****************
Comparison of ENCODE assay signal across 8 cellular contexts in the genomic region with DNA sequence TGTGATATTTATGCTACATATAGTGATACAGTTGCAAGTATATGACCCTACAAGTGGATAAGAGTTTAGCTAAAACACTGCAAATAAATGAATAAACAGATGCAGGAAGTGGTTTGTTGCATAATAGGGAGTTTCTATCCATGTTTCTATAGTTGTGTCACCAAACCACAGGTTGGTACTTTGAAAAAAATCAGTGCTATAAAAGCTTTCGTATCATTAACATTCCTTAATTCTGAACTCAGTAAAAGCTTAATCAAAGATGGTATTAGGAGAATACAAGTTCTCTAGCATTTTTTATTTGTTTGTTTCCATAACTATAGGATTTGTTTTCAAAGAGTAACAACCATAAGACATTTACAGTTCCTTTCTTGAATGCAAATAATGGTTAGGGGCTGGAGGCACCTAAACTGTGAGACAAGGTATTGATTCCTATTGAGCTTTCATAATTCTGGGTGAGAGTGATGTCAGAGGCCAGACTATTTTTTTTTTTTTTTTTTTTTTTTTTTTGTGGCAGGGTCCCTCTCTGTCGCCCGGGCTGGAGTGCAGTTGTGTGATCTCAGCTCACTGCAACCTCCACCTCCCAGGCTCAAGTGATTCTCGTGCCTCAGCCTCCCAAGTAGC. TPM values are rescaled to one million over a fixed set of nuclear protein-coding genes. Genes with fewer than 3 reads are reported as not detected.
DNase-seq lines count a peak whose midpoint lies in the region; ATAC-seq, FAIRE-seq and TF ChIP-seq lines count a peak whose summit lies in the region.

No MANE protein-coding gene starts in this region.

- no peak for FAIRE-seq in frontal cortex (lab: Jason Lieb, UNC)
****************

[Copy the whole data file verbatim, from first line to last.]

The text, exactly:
Comparison of ENCODE assay signal across 8 cellular contexts in the genomic region with DNA sequence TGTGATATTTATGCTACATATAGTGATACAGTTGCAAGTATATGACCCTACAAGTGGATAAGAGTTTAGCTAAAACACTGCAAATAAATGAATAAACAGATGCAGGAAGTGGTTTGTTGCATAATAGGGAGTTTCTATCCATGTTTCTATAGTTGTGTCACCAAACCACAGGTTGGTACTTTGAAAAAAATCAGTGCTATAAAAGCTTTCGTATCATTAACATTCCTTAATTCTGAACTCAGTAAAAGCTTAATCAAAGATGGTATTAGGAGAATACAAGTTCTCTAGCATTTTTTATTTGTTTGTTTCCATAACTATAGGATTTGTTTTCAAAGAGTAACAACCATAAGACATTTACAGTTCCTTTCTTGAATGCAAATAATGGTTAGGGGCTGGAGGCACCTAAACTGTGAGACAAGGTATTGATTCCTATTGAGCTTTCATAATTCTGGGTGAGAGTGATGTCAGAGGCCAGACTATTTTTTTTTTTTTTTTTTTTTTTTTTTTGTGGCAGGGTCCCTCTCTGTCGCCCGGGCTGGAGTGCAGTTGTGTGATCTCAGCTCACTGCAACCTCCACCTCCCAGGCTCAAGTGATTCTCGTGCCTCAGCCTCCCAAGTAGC. TPM values are rescaled to one million over a fixed set of nuclear protein-coding genes. Genes with fewer than 3 reads are reported as not detected.
DNase-seq lines count a peak whose midpoint lies in the region; ATAC-seq, FAIRE-seq and TF ChIP-seq lines count a peak whose summit lies in the region.

No MANE protein-coding gene starts in this region.

- no peak for FAIRE-seq in frontal cortex (lab: Jason Lieb, UNC)